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Trump’s 11-Hour Campaign Gambit: Give Voters Money

HAt the end of the election and lagging behind by a substantial margin in the polls, Donald Trump is pinning his political hopes on winning voters with cash.

Over the past month, the president and his team united around a series of policies that would result in billions of dollars being allocated to critical constituencies from the start of the vote: a proposal to dramatically increase government loans in African American communities, an order to send seniors a $ 200 rebate card for prescription drug purchases and a new desire for an ambitious stimulus package to deal with the fallout from COVID-19.

Critics view the slice of ideas as tantamount to government-sanctioned voter buyouts. The tax conservatives have bristled in private. But the president may see them as his latest electoral panacea. The only question is whether he can withdraw the money quickly enough.

“It’s smart policy and smart policy,” a senior Trump campaign adviser said. The goal, added the adviser, was to reaffirm a framework that worked well in 2016: “one side sees you as the forgotten man and the forgotten woman who is worth fighting for, and the other you considers it deplorable and irremediable. “

Trump’s frantic race to put money in the hands of critical ridings comes against the backdrop of a campaign that is fighting for political momentum. What surprises some observers is not that he is now trying to push his way out of that hole and into a second term, but that it has taken him so long to start doing so.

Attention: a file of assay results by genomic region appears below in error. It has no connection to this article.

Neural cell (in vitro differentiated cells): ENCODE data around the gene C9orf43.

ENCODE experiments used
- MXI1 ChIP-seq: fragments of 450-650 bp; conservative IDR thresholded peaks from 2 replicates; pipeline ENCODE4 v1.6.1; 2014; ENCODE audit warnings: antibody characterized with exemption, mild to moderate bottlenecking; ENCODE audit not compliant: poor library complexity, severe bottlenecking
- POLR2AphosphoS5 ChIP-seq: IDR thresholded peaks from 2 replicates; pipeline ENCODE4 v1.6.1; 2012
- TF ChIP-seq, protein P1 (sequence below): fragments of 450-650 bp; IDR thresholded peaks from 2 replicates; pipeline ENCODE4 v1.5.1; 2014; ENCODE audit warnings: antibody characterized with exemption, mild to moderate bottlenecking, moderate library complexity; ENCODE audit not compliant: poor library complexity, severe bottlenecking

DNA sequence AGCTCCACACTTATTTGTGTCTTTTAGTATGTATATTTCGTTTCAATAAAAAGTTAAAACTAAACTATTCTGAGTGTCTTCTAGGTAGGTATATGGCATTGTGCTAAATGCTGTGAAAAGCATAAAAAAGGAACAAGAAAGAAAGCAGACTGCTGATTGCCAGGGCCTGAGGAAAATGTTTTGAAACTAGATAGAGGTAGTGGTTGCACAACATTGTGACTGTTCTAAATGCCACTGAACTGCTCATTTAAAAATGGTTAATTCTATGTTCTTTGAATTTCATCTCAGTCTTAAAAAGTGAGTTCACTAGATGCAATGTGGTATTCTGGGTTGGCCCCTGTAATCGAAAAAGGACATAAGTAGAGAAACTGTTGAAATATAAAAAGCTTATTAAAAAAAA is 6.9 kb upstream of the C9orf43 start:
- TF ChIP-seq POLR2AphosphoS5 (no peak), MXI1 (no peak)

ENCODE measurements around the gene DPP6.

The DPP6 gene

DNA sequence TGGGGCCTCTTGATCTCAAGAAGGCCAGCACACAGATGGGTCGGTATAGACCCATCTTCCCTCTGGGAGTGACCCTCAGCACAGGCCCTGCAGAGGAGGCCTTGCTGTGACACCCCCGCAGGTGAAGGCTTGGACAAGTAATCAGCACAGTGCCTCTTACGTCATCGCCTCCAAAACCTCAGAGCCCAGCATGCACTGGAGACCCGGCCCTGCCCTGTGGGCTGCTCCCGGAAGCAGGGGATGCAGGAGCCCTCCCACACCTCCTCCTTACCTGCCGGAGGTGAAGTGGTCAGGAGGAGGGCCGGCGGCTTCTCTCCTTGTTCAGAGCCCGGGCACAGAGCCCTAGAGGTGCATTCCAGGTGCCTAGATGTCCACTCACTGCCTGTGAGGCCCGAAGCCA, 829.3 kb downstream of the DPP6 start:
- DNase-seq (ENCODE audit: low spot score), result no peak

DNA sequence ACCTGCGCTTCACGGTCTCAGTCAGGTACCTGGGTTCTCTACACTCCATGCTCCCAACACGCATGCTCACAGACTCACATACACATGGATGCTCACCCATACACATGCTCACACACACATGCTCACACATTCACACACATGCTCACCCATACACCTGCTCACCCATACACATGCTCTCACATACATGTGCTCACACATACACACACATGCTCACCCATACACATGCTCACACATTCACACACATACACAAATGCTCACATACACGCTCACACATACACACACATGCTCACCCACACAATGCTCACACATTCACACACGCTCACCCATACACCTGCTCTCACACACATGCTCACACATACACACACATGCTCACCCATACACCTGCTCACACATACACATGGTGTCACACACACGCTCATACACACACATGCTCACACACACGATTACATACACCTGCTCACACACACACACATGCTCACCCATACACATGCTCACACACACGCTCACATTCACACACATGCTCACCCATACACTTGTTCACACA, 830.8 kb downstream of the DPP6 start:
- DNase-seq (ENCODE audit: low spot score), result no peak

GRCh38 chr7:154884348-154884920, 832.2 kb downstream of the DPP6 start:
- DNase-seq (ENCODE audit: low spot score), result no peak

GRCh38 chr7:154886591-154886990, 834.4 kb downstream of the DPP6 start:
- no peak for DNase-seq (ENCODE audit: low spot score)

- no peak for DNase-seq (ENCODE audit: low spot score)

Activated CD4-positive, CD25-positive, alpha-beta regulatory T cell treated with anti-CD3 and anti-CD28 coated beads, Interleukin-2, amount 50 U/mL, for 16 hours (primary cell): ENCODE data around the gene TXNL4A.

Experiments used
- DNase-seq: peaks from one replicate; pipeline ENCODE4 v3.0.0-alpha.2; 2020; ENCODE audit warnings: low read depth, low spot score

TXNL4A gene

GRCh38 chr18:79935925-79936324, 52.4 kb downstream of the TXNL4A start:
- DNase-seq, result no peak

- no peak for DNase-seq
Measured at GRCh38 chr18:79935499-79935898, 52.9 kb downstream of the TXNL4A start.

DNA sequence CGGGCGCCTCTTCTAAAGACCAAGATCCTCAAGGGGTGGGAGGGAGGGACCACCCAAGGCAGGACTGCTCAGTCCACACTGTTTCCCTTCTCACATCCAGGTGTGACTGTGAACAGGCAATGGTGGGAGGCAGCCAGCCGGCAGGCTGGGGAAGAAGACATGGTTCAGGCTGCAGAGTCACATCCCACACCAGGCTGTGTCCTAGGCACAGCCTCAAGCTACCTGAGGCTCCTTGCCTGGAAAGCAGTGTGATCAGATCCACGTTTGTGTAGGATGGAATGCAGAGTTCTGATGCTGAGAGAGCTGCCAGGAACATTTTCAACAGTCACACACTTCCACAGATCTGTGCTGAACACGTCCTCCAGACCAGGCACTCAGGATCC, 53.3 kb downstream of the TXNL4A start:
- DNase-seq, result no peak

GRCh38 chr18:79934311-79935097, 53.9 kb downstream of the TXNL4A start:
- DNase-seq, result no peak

I think embracing the populist (and popular) part of the vision he was elected to have might have mattered, but we’re way past the point where those surges of desperation can change the course of the race.

GOP Strategist Liam Donovan

“It’s a real head scraper, and we will consider it a huge mistake,” said GOP quarterback Liam Donovan. “I think embracing the populist (and popular) part of the vision he was elected for might have mattered, but we’re well past the point where those surges of desperation can change the course of the race.

In 2016, Trump ran for president as an unorthodox Republican, eager to remind voters he wanted to protect rights agendas, revamp free trade agreements, and spend large sums on things like infrastructure. The recipe barely worked. And for a while, Democrats rushed to adjust to the possibility that the Republican Party claimed the mantle of working class populism.

But that panic began to fade when Trump took office, choosing to pursue Obamacare repeal, massive tax cuts and a deregulation program on things like infrastructure investments and declining prices. prescription drug prices. Looking back now, some Democrats can’t believe their luck.

“As far as the way he ruled, he has been a traditional fiscal conservative, down the line, on virtually every subject,” said Representative Brendan Boyle (D-PA). “No doubt about it. If he had truly governed in an economically populist manner, I think he would have been in a stronger position.

But the problem Trump faces, sources surrounding his campaign have conceded, is not only that his government agenda does not match his populist promises, it’s that his re-election campaign message has also abandoned those promises. . His opponent, former Vice President Joe Biden, has many of the same vulnerabilities Hillary Clinton had in 2016. Biden voted for major trade deals that Trump says led to the ruin of the Rust Belt. And Biden’s close ties to the credit card industry have allowed former opponents to accuse him of siding with corporate interests over consumers.



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